Wednesday: What’s Hot on CanLII

Each Wednesday we tell you which three English-language cases and which French-language case have been the most viewed* on CanLII and we give you a small sense of what the cases are about.

For this last week:

1. R v Russell, 2021 SKPC 31 (CanLII)

[27] I find the commentary by The Honourable Gilles Renaud, Ontario Court of Justice author of “The Sentencing Code of Canada – Principles and Objectives”, (2009) paragraph §3.52 helpful. Judge Renaud is referring to police officers, but I find it aptly gives the reason why general deterrence is required in such assaults against frontline workers in the present COVID-19 pandemic situation.

… it is important to emphasize the need to denounce any harm visited upon those who accept to encounter grave risks in order to protect the whole of the community… Stated otherwise, harm to this vulnerable group must be denounced on grounds of policy, to proclaim our fundamental values as a society… by ensuring that all understand that an attack on our protectors is an attack on the community as a whole.

(Check for commentary on CanLII Connects)

2. 8573123 Canada Inc. (Elias Restaurant) v. Keele Sheppard Plaza Inc., 2021 ONCA 371 (CanLII)

[14] The application judge was entitled to take judicial notice of anti-Black racism in Canada. He found that whether the Landlord’s racial stereotyping was conscious or not, it was a matter he could take account in the exercise of his discretion to grant relief from forfeiture. As he put it, at para. 38, “the societal realities pertaining to Black businesspeople like the Tenants must be factored into the exercise of the Court’s discretion in considering equitable remedies like injunctions and relief from forfeiture.”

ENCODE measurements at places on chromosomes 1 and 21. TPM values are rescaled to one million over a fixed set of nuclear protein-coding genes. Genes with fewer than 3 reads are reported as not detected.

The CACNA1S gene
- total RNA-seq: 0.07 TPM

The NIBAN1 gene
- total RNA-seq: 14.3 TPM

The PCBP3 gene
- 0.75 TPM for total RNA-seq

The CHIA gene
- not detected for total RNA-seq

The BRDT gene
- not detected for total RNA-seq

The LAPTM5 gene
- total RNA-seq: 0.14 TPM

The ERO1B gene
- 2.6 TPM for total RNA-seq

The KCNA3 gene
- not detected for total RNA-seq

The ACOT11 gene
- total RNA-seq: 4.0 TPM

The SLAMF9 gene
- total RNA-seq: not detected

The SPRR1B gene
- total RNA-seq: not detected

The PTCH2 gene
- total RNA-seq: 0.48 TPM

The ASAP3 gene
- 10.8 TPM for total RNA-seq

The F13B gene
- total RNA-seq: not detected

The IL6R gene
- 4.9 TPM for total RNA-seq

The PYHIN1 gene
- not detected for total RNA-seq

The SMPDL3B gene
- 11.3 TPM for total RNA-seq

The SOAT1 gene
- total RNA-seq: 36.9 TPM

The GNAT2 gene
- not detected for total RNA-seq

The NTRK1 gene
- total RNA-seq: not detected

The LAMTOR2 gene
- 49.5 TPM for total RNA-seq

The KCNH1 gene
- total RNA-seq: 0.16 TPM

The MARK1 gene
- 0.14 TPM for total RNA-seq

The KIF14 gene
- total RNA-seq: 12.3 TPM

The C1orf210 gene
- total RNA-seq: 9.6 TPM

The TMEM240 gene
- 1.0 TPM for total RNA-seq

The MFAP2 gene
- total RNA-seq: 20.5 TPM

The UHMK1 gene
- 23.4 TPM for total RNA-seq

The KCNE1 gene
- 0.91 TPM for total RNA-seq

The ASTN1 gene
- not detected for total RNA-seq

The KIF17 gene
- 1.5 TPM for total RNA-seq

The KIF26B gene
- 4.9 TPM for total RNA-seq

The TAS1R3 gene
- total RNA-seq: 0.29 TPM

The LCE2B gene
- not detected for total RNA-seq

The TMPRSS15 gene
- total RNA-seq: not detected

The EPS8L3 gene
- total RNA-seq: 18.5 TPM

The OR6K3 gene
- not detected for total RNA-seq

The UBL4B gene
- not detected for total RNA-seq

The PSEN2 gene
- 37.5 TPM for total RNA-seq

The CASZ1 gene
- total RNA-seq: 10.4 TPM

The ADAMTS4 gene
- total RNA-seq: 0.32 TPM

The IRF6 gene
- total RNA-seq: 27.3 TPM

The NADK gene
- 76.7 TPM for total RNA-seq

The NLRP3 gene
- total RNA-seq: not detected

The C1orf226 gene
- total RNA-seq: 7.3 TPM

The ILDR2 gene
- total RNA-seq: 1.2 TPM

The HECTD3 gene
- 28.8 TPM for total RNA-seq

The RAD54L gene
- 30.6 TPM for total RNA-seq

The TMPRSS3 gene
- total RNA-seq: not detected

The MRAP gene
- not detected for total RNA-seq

(Check for commentary on CanLII Connects)

3. Colucci v. Colucci, 2021 SCC 24 (CanLII)

[1] This appeal centres on the appropriate framework for determining applications to retroactively decrease the amount of child support owing or forgive child support arrears under s. 17 of the Divorce Act, R.S.C. 1985, c. 3 (2nd Supp.). The amount of child support payable varies based on the payor parent’s income, and income often fluctuates. As a result, applications to retroactively vary support are a common occurrence in courtrooms across the country. In an ideal world, when parents work together in the best interests of their children, they will provide full and accurate income information every year and recalculate the proper amount of support owing. When that does not occur, s. 17 of the Divorce Act allows a parent to ask the court to vary an existing order retroactively to align with the payor’s actual income for the relevant period.

(Check for commentary on CanLII Connects)

The most-consulted French-language decision was Gill c. R., 2021 QCCA 883 (CanLII)

[30] Or, dans le cas qui nous concerne, en payant la totalité de l’amende et les frais, l’appelant reconnaît avoir reçu un constat d’infraction pour avoir omis de signaler un accident avec un objet inanimé au service policier alors qu’il était le conducteur du véhicule[15] ainsi qu’avoir payé l’amende et avoir accumulé les points d’inaptitude relatifs à ce constat[16]. Il résulte de cette admission, de même que des explications données par l’appelant relativement au paiement de l’amende, qu’il n’a consigné aucun plaidoyer avant de payer la totalité du montant réclamé (art. 166 al. 2 C.p.p.). Il était en conséquence, en vertu de l’article 162 C.p.p., réputé avoir transmis un plaidoyer de culpabilité et, en vertu de l’art. 165 C.p.p., réputé avoir été déclaré coupable de l’infraction.

(Check for commentary on CanLII Connects)

* As of January 2014 we measure the total amount of time spent on the pages rather than simply the number of hits; as well, a case once mentioned won’t appear again for three months.

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